Jackson Turner Main
In recent posts (see both) at firstname.lastname@example.org, veteran "math warrior" Wayne Bishop has complained about "so-called Constructivists" and other alleged abuses of "jargon" by what I imagine he thinks of as "so-called progressive educators," and the like. He's very incensed about such language, all the while representing groups like Mathematically Correct and Honest Open Logical Debate (HOLD) whose very names are fascinating examples of propaganda and dissembling, and whose major tactic in the "Math Wars" is to find new epithets for the educators, programs, practices, and ideas they want to destroy.
These are folks who have been tormenting the English language into pretzel-like bits of obfuscation, perhaps the most outlandish being Bishop & Friends' attempt to paint those who support progressive mathematics education reform, affirmative action, or pretty much anything that doesn't fit the MC/HOLD religion, as "racists."
But there's not much new going on. Consider:
They are called the Antifederalists, but it should be made clear at once that they were not antifederal at all. In reality they were determined to preserve the Confederation, and the name, far from being their own choice, was imposed upon them by their opponents, the so-called "Federalists." The attachment to them of a word which denotes the reverse of their true beliefs, and which moreover implies that they were mere obstructionists, without any positive plan to offer, was part of the penalty of defeat. The victors took what name they chose, and fastened on the losers one which condemned them. Since the victory was a lasting one, the name and the stigma have endured.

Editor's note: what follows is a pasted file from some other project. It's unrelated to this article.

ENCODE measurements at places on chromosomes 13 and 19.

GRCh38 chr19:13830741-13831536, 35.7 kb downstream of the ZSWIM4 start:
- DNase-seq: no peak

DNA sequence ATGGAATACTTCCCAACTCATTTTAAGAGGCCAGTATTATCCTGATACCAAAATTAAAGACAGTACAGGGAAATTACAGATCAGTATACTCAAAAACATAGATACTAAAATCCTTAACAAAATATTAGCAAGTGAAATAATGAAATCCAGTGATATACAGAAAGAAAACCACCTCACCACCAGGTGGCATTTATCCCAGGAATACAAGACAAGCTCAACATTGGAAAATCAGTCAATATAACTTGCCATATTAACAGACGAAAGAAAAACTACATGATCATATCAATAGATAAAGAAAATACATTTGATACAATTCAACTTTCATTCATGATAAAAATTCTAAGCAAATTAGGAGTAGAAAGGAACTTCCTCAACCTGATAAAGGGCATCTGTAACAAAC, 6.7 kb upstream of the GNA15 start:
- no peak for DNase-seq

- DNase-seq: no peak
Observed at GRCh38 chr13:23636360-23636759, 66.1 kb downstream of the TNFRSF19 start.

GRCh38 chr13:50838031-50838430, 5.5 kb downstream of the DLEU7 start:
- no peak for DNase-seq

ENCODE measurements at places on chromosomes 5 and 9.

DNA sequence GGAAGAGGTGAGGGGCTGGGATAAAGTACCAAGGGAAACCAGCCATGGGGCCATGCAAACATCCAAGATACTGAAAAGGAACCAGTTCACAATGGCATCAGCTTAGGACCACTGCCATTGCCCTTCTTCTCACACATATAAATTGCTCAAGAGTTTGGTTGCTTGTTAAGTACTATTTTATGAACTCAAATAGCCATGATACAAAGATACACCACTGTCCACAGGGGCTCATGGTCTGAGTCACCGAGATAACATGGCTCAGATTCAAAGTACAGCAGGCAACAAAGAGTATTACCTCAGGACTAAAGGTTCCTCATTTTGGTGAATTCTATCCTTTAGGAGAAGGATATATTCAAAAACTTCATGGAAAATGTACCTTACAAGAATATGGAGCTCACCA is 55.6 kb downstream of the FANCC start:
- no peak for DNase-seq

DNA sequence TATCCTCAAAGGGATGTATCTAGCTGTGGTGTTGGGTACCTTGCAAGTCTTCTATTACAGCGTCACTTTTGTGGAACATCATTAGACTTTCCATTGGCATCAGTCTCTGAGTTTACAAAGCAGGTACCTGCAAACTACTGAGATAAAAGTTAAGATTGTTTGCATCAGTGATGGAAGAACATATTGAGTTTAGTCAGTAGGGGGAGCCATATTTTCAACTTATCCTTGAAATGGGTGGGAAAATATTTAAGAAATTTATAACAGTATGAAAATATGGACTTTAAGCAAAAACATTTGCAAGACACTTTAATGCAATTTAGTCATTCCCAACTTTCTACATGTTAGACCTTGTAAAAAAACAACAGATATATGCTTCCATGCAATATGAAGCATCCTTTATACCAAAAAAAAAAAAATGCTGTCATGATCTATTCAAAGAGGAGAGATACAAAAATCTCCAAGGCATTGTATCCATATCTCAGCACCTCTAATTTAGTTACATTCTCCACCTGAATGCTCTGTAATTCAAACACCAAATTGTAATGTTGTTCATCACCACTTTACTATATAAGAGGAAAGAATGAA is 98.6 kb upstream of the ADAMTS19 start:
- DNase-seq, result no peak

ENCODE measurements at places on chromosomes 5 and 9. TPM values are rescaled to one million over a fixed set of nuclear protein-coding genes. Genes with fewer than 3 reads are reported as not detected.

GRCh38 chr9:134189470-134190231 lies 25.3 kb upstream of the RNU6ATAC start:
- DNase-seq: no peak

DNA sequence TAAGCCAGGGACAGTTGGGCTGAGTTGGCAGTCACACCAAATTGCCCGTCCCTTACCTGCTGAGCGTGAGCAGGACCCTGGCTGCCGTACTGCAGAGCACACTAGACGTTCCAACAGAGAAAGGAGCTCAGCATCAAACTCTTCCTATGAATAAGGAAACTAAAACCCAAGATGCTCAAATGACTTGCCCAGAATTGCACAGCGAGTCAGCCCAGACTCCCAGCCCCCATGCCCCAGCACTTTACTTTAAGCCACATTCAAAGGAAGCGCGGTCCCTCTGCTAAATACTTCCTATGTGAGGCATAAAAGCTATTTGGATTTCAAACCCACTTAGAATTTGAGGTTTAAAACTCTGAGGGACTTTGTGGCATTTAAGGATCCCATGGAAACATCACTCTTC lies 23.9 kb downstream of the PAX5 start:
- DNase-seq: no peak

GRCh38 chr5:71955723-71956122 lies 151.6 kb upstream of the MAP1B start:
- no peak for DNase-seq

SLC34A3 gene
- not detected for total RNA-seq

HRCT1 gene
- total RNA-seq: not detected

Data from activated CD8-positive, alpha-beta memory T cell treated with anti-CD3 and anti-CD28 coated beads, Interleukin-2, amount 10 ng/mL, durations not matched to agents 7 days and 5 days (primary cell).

It was a nice piece of misdirection by the Federalists. Originally, the word "federal" meant anyone who supported the Confederation. Several years before the Constitution was promulgated, the men who wanted a strong national government, who might more properly be called "nationalists," began to appropriate the term "federal" for themselves. To them, the man of "federal principles" approved of "federal measures," which meant those that increased the weight and authority or extended the influence of the Confederation Congress. The word "antifederal" by contrast implied hostility to Congress. According to this definition, the antifederal man was opposed to any effort to strengthen the government and was therefore unpatriotic. Eventually the term became a general word of opprobrium applied by the Nationalists to anyone who opposed their designs. [THE ANTI-FEDERALISTS: Critics of the Constitution 1781-1788, Jackson Turner Main, p. ix]
The difference is that the Math Wars aren't over and the MC/HOLD warriors haven't won. Periodically, Wayne Bishop declares victory, tells us that this or that progressive idea, practice, program, etc., has gone "belly-up," and serves to make clear that he's whistling past yet another graveyard. Nonetheless, it's useful to remind oneself of the power of language and to warn people of good will not to let the bad guys get away with co-opting terminology so as to destroy all meaning.